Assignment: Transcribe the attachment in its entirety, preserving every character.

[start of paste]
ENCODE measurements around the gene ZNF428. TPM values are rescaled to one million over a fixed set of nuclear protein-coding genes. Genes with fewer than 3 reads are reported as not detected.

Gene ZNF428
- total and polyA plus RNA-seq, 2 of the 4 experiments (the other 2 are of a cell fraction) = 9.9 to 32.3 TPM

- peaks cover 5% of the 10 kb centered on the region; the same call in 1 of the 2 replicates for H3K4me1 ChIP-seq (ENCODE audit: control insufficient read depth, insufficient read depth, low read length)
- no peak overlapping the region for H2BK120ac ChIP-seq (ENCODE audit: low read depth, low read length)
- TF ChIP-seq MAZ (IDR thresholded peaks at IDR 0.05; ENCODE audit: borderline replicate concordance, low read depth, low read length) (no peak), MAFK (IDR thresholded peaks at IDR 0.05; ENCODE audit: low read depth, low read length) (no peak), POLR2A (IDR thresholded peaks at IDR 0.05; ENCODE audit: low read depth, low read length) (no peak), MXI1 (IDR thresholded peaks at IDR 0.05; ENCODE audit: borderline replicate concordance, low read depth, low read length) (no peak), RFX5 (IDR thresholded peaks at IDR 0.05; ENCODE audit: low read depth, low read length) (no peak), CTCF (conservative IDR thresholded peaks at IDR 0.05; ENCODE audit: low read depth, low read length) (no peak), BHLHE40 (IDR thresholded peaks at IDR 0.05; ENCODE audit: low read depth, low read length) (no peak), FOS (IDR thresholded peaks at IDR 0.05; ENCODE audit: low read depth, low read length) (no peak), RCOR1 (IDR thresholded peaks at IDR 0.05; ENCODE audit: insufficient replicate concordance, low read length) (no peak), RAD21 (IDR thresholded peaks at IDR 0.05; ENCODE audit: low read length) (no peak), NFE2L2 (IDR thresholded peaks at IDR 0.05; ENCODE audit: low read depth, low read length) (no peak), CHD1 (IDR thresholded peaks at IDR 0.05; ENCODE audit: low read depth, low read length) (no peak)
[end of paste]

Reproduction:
ENCODE measurements around the gene ZNF428. TPM values are rescaled to one million over a fixed set of nuclear protein-coding genes. Genes with fewer than 3 reads are reported as not detected.

Gene ZNF428
- total and polyA plus RNA-seq, 2 of the 4 experiments (the other 2 are of a cell fraction) = 9.9 to 32.3 TPM

- peaks cover 5% of the 10 kb centered on the region; the same call in 1 of the 2 replicates for H3K4me1 ChIP-seq (ENCODE audit: control insufficient read depth, insufficient read depth, low read length)
- no peak overlapping the region for H2BK120ac ChIP-seq (ENCODE audit: low read depth, low read length)
- TF ChIP-seq MAZ (IDR thresholded peaks at IDR 0.05; ENCODE audit: borderline replicate concordance, low read depth, low read length) (no peak), MAFK (IDR thresholded peaks at IDR 0.05; ENCODE audit: low read depth, low read length) (no peak), POLR2A (IDR thresholded peaks at IDR 0.05; ENCODE audit: low read depth, low read length) (no peak), MXI1 (IDR thresholded peaks at IDR 0.05; ENCODE audit: borderline replicate concordance, low read depth, low read length) (no peak), RFX5 (IDR thresholded peaks at IDR 0.05; ENCODE audit: low read depth, low read length) (no peak), CTCF (conservative IDR thresholded peaks at IDR 0.05; ENCODE audit: low read depth, low read length) (no peak), BHLHE40 (IDR thresholded peaks at IDR 0.05; ENCODE audit: low read depth, low read length) (no peak), FOS (IDR thresholded peaks at IDR 0.05; ENCODE audit: low read depth, low read length) (no peak), RCOR1 (IDR thresholded peaks at IDR 0.05; ENCODE audit: insufficient replicate concordance, low read length) (no peak), RAD21 (IDR thresholded peaks at IDR 0.05; ENCODE audit: low read length) (no peak), NFE2L2 (IDR thresholded peaks at IDR 0.05; ENCODE audit: low read depth, low read length) (no peak), CHD1 (IDR thresholded peaks at IDR 0.05; ENCODE audit: low read depth, low read length) (no peak)